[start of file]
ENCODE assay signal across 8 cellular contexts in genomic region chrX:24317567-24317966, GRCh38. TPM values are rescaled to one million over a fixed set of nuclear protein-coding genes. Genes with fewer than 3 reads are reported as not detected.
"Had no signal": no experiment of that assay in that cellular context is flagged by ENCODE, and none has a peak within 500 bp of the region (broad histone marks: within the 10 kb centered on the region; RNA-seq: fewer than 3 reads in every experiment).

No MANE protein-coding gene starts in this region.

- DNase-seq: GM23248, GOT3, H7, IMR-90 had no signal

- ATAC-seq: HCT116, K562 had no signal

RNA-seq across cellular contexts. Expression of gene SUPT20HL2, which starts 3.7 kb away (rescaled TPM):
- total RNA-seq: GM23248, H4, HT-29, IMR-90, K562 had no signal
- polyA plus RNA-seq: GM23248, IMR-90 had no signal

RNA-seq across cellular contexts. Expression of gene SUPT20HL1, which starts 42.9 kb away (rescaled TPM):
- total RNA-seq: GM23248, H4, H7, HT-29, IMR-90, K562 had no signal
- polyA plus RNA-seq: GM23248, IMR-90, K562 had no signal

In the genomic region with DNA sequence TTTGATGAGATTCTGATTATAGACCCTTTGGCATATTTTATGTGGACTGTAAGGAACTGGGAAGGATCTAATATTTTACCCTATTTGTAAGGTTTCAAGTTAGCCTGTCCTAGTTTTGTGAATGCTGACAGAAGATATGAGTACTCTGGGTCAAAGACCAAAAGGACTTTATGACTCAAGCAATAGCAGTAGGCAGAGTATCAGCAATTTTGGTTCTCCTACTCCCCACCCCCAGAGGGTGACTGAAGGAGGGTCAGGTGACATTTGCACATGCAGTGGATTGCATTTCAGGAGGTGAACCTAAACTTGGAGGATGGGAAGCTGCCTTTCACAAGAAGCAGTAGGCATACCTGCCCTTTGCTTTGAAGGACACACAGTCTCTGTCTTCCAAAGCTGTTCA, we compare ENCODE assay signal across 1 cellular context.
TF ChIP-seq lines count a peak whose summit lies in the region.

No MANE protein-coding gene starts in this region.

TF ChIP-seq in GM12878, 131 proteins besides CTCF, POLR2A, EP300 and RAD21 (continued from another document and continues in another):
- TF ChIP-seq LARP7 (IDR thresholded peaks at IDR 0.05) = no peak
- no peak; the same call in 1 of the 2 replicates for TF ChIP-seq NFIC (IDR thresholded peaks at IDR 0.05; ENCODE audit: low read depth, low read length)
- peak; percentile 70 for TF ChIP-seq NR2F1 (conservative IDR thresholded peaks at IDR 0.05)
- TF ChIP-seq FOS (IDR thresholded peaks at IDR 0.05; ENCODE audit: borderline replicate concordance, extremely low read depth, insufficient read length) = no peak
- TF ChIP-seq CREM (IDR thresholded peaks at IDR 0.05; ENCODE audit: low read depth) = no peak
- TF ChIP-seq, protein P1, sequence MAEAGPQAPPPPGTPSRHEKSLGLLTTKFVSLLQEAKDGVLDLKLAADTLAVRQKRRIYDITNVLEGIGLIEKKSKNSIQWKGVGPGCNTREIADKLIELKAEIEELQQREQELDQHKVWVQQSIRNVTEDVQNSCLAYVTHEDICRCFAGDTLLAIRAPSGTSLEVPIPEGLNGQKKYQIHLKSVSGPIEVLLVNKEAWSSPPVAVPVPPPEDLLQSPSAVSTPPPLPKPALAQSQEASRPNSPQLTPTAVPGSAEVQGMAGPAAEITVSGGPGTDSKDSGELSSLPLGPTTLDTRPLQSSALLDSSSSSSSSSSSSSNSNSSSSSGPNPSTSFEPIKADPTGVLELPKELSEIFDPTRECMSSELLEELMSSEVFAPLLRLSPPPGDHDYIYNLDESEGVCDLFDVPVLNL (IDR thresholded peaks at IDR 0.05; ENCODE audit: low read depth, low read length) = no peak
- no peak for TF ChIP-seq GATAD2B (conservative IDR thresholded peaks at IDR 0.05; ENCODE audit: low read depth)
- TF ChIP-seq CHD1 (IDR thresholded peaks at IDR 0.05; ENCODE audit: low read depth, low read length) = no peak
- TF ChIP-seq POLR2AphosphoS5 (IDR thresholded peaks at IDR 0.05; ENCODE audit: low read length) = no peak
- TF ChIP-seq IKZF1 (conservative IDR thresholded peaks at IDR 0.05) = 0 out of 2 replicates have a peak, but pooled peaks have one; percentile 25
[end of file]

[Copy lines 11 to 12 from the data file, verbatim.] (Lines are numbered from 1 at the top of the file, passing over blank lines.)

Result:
- polyA plus RNA-seq: GM23248, IMR-90, K562 had no signal

In the genomic region with DNA sequence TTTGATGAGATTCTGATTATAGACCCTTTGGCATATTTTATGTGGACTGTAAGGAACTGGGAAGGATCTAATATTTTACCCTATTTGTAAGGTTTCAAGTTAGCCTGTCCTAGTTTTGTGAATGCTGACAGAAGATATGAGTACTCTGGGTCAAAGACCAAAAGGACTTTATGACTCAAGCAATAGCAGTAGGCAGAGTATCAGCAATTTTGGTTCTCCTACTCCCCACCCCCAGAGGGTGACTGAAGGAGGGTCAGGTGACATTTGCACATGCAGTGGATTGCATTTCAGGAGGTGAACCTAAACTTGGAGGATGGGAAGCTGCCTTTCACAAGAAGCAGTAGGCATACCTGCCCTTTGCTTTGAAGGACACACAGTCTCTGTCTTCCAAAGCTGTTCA, we compare ENCODE assay signal across 1 cellular context.